Here is what I have done:  I have studied Isaac from his daily journal, (Blog of 10-23-11), his published writings, newspaper and other accounts of events he attended and organizations he joined (Blog of 4-12-12 & 4-17-12).  I have traveled to the town his father founded where Isaac was born and raised, (Blog of 2-16-12 & 2-23-12), visited the town where he was a young druggist, (Blog of 1-20-12 & 1-27-12), walked the land he homesteaded (Blog of 5-16-13), and found his forgotten grave (Blog of 1-13-12).  I have read specific books he read, as well as books by speakers and performers he saw in person and with whom he corresponded (Blog of 2-2-12, 5-30-13, & 4-11-13).  I have done genealogy research of his ancestry and descendants of his siblings, as well as searching the ancestry of each of his neighbors, also learning from interviews with descendants and public documents as much about Isaac's neighbors as I could.  I have immersed myself in the history of the period, reading original documents and scholarly books (Blogs of 8-30-12, 9-13-12, & 10-18-12).  I often felt I knew those people and their lives better than I know the people living in Isaac's community today.

Researching Isaac's Neighbors (Doc Dix)
What is important to me is not writing another scholarly book but rather bringing Isaac, his community, and the Populist movement of the Gilded Age alive to readers, whether they are reading for pleasure or for academic information.  Isaac's journal and the other research I have done is valuable to scholars, but it is also incredibly interesting for general readers.  Is there not some way I can present Isaac's story that is accessible to both?

In the interview with Biographile, Aslan addresses this issue:  "The biggest criticism I have of my [academic] colleagues is that they spend all their time talking to each other, that they rarely bother to synthesize their ideas and their research to make it accessible and appealing to a wider audience.  ... There is a culture in academia that tends to look down on those who try to reach a wider audience--we're immediately tagged as not serious."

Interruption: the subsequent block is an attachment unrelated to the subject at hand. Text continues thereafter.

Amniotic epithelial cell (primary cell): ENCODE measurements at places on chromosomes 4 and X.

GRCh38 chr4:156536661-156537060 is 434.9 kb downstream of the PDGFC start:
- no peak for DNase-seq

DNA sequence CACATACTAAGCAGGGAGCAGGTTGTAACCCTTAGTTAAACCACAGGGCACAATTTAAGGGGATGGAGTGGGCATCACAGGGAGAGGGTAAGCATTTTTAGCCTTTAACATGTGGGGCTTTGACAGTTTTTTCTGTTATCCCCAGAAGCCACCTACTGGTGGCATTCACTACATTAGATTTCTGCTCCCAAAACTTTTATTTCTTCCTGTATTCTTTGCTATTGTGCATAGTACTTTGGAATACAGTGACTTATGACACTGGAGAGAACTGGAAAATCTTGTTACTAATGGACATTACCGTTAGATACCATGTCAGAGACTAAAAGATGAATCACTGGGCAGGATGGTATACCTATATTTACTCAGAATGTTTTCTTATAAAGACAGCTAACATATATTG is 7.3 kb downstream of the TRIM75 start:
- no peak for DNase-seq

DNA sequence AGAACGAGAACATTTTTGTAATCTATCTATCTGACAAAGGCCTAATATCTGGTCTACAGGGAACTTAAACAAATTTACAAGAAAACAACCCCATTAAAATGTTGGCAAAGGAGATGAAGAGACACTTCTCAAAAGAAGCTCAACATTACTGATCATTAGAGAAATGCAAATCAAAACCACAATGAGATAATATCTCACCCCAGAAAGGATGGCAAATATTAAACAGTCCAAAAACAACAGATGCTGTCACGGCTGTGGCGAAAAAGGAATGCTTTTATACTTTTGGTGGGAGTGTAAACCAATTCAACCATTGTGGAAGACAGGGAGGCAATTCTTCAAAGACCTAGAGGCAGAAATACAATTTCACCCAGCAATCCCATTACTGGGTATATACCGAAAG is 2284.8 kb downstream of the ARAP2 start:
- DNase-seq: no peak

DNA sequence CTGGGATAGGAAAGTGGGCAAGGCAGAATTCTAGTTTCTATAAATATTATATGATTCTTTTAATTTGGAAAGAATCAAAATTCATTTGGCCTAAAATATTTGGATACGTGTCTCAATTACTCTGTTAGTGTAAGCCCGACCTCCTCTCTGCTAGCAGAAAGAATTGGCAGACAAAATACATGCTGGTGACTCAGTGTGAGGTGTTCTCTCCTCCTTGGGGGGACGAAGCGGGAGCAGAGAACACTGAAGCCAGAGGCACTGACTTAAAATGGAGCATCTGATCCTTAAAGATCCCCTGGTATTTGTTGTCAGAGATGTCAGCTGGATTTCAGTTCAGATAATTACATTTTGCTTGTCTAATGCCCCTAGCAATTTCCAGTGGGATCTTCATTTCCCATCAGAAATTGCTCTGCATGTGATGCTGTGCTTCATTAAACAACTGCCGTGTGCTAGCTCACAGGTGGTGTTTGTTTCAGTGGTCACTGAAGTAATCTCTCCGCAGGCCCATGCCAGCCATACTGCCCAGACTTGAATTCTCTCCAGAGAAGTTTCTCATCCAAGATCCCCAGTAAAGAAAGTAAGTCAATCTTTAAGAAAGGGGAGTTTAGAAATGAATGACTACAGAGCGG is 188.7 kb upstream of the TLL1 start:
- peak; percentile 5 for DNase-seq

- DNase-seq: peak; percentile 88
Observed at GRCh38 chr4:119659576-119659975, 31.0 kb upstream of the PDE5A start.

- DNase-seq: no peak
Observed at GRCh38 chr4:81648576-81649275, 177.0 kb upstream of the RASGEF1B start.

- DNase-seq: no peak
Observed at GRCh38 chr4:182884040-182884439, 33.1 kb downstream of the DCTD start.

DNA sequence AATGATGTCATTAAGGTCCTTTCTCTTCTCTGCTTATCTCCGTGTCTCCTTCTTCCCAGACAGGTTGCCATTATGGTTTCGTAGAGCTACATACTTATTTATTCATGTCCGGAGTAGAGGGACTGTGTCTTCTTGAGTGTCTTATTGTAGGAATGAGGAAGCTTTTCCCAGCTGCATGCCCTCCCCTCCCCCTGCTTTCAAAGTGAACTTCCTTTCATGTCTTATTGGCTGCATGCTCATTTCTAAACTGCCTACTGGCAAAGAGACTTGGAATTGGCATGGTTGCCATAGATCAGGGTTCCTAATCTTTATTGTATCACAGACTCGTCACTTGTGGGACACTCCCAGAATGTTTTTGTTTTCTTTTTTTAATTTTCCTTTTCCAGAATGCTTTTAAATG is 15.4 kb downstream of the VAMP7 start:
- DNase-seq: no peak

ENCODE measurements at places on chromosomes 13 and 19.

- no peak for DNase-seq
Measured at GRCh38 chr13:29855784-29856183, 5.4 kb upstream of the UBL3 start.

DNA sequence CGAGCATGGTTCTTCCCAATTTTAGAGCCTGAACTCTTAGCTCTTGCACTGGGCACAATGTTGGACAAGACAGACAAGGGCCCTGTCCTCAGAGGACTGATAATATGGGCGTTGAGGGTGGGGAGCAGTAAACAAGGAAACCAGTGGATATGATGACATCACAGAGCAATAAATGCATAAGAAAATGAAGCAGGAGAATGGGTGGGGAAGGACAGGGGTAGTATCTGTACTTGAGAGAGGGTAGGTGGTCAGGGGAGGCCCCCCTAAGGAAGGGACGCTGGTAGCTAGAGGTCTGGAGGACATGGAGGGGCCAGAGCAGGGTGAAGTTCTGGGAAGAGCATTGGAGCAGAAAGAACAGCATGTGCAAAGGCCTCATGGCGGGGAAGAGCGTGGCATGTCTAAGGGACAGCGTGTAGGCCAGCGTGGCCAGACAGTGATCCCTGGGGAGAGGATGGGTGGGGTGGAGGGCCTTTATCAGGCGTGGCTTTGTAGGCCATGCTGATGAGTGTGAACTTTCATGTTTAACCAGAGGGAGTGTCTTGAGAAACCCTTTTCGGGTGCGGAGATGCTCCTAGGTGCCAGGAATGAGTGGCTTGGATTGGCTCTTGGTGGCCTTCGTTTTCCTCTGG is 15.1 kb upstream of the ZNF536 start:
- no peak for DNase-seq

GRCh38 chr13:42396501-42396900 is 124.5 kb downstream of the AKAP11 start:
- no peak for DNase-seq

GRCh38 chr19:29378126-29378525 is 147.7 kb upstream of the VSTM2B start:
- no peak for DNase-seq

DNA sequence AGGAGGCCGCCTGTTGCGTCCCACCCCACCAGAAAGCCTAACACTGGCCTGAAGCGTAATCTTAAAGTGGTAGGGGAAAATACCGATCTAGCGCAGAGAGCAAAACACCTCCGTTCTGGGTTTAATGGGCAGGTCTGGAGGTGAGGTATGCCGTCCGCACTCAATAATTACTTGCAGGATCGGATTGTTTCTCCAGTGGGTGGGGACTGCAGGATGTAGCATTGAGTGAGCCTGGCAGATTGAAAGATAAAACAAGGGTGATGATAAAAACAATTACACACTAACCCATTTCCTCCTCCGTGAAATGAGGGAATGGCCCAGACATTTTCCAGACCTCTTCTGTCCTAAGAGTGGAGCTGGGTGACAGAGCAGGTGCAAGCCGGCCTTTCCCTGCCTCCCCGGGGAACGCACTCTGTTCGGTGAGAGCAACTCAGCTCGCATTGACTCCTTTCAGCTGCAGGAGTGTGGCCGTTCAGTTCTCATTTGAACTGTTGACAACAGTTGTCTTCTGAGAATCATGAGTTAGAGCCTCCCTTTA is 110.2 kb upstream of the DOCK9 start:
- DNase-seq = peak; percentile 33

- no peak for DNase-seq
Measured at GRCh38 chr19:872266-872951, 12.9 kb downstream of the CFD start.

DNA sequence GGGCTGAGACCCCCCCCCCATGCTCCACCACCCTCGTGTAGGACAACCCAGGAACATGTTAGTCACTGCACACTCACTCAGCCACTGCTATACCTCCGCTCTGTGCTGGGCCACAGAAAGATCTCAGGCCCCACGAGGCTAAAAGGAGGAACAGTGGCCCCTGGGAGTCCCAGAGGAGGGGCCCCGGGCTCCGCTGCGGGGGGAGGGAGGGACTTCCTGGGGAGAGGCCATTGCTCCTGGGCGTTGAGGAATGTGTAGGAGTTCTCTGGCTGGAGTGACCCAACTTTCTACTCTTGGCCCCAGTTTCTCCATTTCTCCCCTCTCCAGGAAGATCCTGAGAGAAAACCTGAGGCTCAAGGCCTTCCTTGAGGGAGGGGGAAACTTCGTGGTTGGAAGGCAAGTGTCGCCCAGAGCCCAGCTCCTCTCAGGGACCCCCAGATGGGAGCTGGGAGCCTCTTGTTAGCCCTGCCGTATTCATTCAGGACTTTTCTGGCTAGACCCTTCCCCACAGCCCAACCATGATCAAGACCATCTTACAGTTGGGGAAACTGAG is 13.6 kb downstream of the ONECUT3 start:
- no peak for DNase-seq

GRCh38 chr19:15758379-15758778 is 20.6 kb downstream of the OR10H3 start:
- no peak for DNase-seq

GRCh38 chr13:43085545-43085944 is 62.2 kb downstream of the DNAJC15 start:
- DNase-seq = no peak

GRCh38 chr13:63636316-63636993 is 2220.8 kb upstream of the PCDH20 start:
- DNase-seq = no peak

Interviewing Isaac's cousin in Wernersville
I have successfully published two non-fiction books, Should the Children Pray?  A Historical, Political, and Judicial Examination of School Prayer, published by Baylor University Press, and Private Choices, Public Consequences, Reproductive Technology and the New Ethics of Conception, Pregnancy, and Family, published by Dutton, a division of Penguin.  You can learn more about those books at my author's website,  I sought with both of those books to bridge the gap between writing for general readers and academics, or as Aslan said, to reach a wider audience, although both books were carefully researched and documented.  I was chosen the Georgia Non-fiction Author of the Year for Should the Children Pray?

Visit to town founded by his father
In telling Isaac's story, with a bachelor homesteader at the center of the Populist Movement in his community and events throughout the nation impacting Isaac and other laborers, I am again seeking to bridge the gap between general readers and academics.  By footnoting imagined conversations and describing events based on research and newspaper accounts, I feel that general readers will find the story more involving and accessible while academics will be warned to consult the references provided in the footnote without assuming that the conversation or description is an accurate account of that particular conversation or that the description of the event was exactly as Isaac experienced it, although Isaac's journal does reference the meeting or event.  I may not have an easy label for what I have chosen to do, but as Katherine Hepburn said, "If you obey all of the rules, you miss all of the fun."  I believe trying to fit my manuscript into either an academic mold or reducing it to historical fiction would make it less than what it is as I have written it.  The challenge is to find a publisher that agrees!